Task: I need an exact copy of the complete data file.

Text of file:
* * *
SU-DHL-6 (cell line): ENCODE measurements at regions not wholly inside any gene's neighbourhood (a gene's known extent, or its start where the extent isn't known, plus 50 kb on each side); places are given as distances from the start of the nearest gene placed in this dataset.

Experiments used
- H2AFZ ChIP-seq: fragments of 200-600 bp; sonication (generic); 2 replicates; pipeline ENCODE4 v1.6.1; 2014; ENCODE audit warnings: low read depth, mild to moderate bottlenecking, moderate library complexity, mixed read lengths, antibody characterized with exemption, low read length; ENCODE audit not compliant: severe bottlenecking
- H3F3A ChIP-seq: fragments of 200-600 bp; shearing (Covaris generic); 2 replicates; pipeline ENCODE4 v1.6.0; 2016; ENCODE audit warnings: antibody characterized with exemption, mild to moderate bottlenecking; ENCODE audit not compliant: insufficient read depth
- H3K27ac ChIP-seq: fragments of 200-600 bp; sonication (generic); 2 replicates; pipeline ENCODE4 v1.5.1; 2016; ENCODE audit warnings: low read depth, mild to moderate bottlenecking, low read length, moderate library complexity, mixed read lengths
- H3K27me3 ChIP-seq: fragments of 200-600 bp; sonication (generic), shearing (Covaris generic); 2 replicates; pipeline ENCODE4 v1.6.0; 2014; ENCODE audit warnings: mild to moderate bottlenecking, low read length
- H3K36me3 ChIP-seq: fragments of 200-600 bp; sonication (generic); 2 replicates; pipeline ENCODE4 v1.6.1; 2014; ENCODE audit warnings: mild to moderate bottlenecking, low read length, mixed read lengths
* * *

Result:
SU-DHL-6 (cell line): ENCODE measurements at regions not wholly inside any gene's neighbourhood (a gene's known extent, or its start where the extent isn't known, plus 50 kb on each side); places are given as distances from the start of the nearest gene placed in this dataset.

Experiments used
- H2AFZ ChIP-seq: fragments of 200-600 bp; sonication (generic); 2 replicates; pipeline ENCODE4 v1.6.1; 2014; ENCODE audit warnings: low read depth, mild to moderate bottlenecking, moderate library complexity, mixed read lengths, antibody characterized with exemption, low read length; ENCODE audit not compliant: severe bottlenecking
- H3F3A ChIP-seq: fragments of 200-600 bp; shearing (Covaris generic); 2 replicates; pipeline ENCODE4 v1.6.0; 2016; ENCODE audit warnings: antibody characterized with exemption, mild to moderate bottlenecking; ENCODE audit not compliant: insufficient read depth
- H3K27ac ChIP-seq: fragments of 200-600 bp; sonication (generic); 2 replicates; pipeline ENCODE4 v1.5.1; 2016; ENCODE audit warnings: low read depth, mild to moderate bottlenecking, low read length, moderate library complexity, mixed read lengths
- H3K27me3 ChIP-seq: fragments of 200-600 bp; sonication (generic), shearing (Covaris generic); 2 replicates; pipeline ENCODE4 v1.6.0; 2014; ENCODE audit warnings: mild to moderate bottlenecking, low read length
- H3K36me3 ChIP-seq: fragments of 200-600 bp; sonication (generic); 2 replicates; pipeline ENCODE4 v1.6.1; 2014; ENCODE audit warnings: mild to moderate bottlenecking, low read length, mixed read lengths